The prospect had previewed the move in early January, when he announced on his USA Today blog that he was “planning to visit Harvard … soon”. In that same post, Carter Jr. discussed a common theme surrounding his recruitment—his tie to Gary Trent Jr., a fellow five-star guard. The two have discussed their recruitment as a package deal, with Carter Jr. putting the chance that they play together at “maybe 75 percent”. Trent Jr. has not been tied yet to Harvard, however.

Carter Jr. also noted on Saturday that he and Trent will be visiting Kentucky for Big Blue Madness, the school’s midnight festival introducing its basketball team for the upcoming season.

Carter said that he wants to “just see what the atmosphere is like during big games, how the fans treat players, and them coming out and filling up in the gym” during his trip to Kentucky.

—Staff writer David Freed can be reached at

Men's Basketball Nabs ESPN's 10th Best Recruiting Class

Published by David Freed on April 29, 2016 at 5:56AM

After a disappointing fourth-place Ivy League finish in 2016, the Harvard men’s basketball team showed why pundits think it is on the fast track back to the top of the league Wednesday, finishing with ESPN’s No. 10 recruiting class of the season. It is the first time an Ivy League team has ever cracked the top 25 of the recruiting rankings.

The Crimson cracked the top 20 on the strength of one of the largest and deepest recruiting classes in the nation. Harvard had seven recruits in the class, which matched Mississippi State (ranked No. 5 overall) for the most in the nation. Kentucky, which led the rankings, was the only other school with six or more prospects.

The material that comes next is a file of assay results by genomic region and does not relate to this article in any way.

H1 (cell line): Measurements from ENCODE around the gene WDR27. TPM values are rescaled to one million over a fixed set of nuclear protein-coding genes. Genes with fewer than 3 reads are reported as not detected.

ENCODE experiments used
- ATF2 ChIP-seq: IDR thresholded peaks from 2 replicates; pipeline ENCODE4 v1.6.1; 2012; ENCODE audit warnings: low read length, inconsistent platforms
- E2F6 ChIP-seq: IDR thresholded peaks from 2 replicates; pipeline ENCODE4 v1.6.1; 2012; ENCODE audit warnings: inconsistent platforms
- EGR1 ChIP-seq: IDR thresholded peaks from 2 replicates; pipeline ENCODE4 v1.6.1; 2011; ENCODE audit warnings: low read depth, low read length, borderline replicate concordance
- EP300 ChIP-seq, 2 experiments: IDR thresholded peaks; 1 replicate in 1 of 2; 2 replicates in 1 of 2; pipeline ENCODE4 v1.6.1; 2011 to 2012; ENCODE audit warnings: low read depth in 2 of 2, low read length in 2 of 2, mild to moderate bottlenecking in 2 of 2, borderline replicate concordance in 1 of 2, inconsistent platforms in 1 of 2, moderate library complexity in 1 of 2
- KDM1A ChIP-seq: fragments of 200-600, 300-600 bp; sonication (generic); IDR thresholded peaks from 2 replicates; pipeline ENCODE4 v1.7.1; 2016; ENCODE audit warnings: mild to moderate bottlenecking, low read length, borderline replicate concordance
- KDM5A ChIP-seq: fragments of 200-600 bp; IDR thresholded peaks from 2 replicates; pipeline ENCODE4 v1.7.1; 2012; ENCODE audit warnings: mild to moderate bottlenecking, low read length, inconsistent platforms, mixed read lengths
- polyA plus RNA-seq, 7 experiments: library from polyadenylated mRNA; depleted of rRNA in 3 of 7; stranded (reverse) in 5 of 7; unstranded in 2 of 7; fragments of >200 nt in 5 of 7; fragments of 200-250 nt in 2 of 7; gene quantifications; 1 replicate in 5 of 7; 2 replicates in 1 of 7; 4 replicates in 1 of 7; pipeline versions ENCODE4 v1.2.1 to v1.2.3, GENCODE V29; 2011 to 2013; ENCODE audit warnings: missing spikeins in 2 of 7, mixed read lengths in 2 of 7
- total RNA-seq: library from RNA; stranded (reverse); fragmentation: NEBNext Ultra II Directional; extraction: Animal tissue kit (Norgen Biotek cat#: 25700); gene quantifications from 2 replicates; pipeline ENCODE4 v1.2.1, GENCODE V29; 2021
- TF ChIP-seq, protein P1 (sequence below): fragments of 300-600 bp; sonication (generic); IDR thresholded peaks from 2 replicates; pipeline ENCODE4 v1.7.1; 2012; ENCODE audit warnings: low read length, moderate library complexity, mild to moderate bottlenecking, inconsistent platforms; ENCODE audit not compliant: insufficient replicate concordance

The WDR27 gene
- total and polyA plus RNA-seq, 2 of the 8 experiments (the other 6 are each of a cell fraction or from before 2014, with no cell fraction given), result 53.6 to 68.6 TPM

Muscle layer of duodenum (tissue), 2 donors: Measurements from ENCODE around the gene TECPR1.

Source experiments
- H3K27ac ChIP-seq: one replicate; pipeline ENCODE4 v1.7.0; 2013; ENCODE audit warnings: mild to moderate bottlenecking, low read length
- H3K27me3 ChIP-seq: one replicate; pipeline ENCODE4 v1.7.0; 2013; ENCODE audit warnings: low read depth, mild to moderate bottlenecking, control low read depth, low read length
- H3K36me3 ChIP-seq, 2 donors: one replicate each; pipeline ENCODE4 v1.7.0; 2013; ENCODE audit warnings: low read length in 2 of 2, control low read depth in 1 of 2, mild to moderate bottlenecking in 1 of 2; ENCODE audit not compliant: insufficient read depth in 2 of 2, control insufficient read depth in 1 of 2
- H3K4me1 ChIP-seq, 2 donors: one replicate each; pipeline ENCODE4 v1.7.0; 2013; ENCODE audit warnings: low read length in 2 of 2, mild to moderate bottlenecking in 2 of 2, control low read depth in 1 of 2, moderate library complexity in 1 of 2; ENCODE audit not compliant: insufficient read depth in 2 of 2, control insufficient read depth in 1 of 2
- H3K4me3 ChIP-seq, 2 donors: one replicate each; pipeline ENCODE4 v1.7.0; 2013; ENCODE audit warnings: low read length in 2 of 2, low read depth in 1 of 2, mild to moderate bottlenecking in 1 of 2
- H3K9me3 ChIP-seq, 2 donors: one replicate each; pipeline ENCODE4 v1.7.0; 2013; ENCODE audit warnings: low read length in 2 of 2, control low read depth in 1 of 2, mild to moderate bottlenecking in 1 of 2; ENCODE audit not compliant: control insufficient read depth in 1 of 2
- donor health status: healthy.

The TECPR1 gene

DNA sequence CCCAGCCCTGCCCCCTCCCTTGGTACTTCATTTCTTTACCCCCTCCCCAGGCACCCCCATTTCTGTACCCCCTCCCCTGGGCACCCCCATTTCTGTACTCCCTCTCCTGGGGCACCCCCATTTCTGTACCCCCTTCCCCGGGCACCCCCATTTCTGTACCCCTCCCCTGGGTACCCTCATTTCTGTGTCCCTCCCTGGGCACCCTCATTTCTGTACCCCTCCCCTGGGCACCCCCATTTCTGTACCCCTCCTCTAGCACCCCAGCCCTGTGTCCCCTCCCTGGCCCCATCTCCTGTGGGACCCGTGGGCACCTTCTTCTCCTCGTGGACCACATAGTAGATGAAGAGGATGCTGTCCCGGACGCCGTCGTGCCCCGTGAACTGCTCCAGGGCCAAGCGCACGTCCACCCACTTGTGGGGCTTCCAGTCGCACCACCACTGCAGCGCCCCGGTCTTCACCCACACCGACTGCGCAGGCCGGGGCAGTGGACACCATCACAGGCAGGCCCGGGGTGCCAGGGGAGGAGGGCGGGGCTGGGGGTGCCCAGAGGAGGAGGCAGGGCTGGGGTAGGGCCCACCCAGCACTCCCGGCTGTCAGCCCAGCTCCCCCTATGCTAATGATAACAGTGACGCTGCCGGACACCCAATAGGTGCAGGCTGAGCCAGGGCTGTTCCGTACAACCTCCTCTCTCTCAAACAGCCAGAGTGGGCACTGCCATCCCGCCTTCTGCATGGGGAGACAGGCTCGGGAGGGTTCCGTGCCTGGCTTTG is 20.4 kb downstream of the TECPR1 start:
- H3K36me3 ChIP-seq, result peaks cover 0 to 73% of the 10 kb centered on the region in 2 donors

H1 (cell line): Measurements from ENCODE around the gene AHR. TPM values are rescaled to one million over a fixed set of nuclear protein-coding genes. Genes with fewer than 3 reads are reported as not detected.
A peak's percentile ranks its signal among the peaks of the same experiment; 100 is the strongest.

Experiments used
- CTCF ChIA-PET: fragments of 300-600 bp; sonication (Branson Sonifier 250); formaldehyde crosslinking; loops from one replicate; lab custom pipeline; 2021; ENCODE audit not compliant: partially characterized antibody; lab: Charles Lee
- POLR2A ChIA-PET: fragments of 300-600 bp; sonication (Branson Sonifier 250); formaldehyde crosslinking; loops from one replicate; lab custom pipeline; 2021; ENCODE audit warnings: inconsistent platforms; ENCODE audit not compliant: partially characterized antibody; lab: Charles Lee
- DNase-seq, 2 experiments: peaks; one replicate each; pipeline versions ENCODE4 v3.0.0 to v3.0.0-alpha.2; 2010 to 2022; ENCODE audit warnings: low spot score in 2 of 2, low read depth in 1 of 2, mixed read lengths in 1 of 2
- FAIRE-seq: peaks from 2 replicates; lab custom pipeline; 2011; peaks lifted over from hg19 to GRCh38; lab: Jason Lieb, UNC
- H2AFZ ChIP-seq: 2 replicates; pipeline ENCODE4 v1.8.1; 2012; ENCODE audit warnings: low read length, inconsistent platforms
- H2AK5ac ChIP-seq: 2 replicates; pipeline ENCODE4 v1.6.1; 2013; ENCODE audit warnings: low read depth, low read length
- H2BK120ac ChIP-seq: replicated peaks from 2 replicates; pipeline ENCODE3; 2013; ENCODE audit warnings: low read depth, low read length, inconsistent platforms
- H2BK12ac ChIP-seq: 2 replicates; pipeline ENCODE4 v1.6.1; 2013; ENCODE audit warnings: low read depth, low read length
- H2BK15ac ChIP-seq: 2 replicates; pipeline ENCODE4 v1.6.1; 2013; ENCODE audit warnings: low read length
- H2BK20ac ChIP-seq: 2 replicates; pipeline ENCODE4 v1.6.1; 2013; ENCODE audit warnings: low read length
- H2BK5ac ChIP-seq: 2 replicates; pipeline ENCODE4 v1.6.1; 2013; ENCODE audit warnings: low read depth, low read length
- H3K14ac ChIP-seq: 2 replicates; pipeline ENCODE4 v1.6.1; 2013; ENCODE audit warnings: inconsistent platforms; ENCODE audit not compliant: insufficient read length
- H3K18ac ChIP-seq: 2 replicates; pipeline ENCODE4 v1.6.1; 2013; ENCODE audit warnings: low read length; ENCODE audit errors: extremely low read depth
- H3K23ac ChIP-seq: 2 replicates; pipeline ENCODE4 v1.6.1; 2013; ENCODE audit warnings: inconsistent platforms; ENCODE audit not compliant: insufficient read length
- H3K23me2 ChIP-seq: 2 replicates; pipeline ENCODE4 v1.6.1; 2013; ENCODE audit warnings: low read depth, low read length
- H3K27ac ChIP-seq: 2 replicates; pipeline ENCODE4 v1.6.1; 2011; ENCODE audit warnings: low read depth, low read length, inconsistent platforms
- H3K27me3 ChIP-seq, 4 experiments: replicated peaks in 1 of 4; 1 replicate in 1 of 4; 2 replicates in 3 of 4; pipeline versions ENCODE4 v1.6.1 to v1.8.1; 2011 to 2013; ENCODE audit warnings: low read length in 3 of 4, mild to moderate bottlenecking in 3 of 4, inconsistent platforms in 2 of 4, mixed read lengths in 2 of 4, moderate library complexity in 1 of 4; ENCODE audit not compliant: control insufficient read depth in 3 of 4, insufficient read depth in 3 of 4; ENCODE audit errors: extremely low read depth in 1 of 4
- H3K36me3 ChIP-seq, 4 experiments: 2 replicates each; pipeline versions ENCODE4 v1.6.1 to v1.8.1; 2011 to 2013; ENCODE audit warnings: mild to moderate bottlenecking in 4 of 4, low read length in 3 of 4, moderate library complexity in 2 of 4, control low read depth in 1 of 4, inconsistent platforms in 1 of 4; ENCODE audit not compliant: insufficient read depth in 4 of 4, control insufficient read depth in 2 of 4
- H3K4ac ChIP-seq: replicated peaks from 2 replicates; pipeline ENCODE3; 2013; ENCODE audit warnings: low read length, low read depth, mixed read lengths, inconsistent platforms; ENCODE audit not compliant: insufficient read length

In addition to size, Harvard boasted a deep recruiting class that had four members of the ESPN top 100. The Crimson had assembled the class over the entirety of 2015, starting with the addition of power forward Chris Lewis (No. 68 overall) in January 2015. Lewis, the son of former New York Jets player Mo Lewis, was the highest ranked recruit ever to pick Harvard.

Lewis’ signing kicked off a trail of ensuing decisions. Five months later, small forward Seth Towns committed to Harvard, marking the first time the Crimson had ever received two top-100 recruits in the same season. Robert Baker Jr. and Bryce Aiken, four-star recruits from Georgia and New Jersey, respectively, committed during the late summer and early fall to bring the class together. All three players finished towards the bottom of the top 100, but their recruiting score was a single point lower than Lewis’.

Harvard’s success was atypical in the Ivy League, which did not enjoy a large recruiting haul outside of the Crimson. Two-time defending champion Yale receives a single three-star in 2016, South Carolina native Jordan Bruner. While Princeton brought in two three star recruits, the Tigers could not match the Crimson in either size (three total players) or depth (their best player ranked eight points worse than the Crimson’s best).